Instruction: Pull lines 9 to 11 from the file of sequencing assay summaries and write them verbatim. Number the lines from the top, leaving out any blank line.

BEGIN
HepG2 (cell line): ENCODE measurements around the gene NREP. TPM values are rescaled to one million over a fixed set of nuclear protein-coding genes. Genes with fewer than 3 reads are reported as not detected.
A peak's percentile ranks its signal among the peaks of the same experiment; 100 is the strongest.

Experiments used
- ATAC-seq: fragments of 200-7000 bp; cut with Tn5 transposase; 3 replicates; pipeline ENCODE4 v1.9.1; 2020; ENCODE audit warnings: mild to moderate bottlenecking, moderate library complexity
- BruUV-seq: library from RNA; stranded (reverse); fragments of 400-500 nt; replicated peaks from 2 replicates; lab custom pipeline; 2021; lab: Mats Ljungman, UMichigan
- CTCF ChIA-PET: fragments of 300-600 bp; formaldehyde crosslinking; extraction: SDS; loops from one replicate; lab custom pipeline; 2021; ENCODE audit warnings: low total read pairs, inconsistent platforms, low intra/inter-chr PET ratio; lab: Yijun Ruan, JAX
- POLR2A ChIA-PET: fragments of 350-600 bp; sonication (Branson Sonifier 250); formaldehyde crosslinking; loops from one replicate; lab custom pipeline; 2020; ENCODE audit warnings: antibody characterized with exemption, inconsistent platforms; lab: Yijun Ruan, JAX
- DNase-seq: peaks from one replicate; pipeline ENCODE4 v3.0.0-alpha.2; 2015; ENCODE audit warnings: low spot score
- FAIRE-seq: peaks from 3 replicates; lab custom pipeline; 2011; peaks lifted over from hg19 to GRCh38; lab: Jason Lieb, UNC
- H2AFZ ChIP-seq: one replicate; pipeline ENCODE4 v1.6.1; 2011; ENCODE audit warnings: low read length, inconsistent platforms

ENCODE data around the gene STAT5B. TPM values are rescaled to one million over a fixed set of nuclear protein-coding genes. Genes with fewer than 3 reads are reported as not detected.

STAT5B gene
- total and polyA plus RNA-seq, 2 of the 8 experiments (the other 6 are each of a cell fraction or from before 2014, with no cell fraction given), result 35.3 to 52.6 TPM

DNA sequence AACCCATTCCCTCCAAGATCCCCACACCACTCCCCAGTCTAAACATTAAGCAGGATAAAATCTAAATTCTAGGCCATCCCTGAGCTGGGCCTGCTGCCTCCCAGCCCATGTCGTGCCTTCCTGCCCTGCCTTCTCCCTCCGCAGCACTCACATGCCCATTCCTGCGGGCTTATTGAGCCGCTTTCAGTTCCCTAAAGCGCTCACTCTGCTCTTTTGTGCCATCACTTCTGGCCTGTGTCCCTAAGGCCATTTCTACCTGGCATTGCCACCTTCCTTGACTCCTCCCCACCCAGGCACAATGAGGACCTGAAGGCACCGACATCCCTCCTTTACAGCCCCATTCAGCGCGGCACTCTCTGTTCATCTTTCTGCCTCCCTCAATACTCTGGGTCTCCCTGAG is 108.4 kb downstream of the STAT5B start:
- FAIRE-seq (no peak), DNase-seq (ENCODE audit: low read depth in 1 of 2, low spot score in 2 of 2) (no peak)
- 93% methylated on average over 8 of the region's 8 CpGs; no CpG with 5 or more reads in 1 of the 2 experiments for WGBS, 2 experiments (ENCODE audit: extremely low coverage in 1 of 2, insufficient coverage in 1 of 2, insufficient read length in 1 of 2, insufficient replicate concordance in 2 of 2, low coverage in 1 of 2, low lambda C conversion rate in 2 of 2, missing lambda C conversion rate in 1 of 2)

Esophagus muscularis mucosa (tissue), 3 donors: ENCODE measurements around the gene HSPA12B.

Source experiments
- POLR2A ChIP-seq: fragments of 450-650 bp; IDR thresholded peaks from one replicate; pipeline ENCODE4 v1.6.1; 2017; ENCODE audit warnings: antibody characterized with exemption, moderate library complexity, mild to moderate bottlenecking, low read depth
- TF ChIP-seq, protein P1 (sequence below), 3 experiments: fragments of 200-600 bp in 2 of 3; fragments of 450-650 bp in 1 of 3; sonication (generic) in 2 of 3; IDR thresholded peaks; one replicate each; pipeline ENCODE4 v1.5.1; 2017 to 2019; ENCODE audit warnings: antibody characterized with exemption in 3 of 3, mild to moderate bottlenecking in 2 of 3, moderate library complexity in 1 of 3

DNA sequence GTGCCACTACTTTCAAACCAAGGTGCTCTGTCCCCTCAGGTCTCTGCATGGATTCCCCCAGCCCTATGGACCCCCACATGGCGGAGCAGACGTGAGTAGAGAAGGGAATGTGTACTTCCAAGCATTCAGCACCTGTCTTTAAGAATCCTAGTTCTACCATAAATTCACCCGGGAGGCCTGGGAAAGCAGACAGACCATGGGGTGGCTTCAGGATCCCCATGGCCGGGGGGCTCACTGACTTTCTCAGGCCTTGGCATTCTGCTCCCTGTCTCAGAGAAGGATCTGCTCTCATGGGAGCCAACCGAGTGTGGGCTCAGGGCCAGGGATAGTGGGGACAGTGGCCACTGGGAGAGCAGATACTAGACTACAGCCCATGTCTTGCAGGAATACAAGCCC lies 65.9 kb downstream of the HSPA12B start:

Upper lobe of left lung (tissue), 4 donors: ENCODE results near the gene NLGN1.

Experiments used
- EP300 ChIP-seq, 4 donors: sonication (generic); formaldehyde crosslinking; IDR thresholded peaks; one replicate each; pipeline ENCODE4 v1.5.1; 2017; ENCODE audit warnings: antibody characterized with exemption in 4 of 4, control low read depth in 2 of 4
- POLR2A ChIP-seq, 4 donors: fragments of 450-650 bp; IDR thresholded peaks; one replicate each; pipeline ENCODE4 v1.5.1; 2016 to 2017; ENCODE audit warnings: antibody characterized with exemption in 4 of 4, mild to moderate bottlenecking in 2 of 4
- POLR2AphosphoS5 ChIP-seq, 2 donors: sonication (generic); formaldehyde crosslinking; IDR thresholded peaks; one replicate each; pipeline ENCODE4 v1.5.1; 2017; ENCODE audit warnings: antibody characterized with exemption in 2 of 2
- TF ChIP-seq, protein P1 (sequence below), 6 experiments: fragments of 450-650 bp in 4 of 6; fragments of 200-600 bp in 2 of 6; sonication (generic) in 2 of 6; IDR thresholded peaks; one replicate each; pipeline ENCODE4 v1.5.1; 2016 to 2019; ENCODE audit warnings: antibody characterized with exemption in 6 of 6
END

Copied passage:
- FAIRE-seq: peaks from 3 replicates; lab custom pipeline; 2011; peaks lifted over from hg19 to GRCh38; lab: Jason Lieb, UNC
- H2AFZ ChIP-seq: one replicate; pipeline ENCODE4 v1.6.1; 2011; ENCODE audit warnings: low read length, inconsistent platforms

ENCODE data around the gene STAT5B. TPM values are rescaled to one million over a fixed set of nuclear protein-coding genes. Genes with fewer than 3 reads are reported as not detected.